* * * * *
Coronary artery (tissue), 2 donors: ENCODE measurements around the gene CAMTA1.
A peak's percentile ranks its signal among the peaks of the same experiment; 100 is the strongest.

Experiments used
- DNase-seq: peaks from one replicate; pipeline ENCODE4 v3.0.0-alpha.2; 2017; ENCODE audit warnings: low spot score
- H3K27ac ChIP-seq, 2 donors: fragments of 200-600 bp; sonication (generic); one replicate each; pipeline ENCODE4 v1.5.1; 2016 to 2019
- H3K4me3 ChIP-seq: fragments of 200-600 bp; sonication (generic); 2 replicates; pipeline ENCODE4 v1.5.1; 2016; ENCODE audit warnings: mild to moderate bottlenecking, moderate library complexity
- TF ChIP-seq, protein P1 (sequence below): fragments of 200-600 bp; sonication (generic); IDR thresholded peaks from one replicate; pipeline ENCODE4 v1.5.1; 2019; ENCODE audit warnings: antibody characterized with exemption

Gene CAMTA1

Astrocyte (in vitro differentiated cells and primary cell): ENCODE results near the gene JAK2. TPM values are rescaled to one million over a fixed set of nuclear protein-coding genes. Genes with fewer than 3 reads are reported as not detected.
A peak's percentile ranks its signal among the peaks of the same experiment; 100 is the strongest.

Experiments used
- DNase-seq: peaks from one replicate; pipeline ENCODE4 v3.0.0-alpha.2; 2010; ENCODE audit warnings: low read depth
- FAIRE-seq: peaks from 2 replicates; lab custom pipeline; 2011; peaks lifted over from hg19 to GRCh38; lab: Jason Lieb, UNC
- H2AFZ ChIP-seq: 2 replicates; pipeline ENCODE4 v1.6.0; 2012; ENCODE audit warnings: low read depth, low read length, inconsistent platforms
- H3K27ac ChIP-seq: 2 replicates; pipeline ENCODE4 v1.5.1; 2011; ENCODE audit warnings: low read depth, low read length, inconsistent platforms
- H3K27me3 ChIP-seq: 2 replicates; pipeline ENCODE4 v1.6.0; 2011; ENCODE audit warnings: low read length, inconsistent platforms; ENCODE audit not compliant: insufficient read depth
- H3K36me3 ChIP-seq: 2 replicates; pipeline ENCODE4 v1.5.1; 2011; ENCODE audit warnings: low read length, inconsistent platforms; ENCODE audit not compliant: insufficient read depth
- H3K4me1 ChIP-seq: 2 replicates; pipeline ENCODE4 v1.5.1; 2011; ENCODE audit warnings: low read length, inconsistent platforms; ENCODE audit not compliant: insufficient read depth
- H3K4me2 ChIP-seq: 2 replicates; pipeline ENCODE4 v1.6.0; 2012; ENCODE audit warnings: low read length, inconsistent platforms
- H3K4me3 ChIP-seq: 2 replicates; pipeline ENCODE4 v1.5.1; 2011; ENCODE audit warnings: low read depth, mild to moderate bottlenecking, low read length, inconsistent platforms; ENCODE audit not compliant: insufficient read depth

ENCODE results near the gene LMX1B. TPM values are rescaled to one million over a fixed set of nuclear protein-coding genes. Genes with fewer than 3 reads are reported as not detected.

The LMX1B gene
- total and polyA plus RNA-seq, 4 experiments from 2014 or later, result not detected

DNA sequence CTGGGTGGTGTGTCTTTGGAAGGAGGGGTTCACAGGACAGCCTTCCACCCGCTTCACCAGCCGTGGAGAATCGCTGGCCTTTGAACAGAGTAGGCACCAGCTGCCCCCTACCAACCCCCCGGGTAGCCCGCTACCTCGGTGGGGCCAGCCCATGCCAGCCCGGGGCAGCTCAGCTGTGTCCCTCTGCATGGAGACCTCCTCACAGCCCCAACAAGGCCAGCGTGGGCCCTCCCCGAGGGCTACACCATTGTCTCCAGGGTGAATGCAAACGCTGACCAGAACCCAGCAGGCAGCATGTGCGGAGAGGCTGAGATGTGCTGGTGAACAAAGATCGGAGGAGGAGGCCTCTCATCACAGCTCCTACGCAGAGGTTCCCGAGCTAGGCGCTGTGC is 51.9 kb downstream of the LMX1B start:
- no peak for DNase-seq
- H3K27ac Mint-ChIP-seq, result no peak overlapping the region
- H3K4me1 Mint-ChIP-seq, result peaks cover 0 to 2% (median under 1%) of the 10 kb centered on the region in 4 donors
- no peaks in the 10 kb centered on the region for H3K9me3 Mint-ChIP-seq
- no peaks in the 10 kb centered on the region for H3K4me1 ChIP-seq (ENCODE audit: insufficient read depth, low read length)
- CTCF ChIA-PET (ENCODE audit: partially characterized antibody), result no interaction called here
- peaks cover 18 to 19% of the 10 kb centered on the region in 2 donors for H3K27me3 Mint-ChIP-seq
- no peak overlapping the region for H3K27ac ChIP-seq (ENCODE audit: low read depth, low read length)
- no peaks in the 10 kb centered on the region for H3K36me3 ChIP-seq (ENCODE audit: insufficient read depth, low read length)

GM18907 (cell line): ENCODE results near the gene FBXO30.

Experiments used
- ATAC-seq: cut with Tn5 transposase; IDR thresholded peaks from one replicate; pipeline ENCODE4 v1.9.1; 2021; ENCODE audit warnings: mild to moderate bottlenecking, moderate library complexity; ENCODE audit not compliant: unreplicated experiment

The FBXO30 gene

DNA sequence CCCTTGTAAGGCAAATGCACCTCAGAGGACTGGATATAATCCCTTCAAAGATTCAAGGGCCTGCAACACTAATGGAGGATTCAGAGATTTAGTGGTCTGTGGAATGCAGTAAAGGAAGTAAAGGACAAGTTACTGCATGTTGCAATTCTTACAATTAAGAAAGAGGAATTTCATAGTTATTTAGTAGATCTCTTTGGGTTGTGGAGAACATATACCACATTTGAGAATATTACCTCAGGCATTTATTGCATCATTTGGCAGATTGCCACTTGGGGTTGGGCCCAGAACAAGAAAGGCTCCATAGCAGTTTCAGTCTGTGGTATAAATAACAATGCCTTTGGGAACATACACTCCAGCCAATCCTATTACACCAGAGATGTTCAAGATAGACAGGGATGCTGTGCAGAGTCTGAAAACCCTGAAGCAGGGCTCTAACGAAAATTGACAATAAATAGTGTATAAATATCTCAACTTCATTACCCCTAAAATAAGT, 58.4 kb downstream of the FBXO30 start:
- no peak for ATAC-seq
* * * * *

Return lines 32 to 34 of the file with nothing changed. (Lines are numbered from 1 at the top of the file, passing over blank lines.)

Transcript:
- no peak overlapping the region for H3K27ac ChIP-seq (ENCODE audit: low read depth, low read length)
- no peaks in the 10 kb centered on the region for H3K36me3 ChIP-seq (ENCODE audit: insufficient read depth, low read length)

GM18907 (cell line): ENCODE results near the gene FBXO30.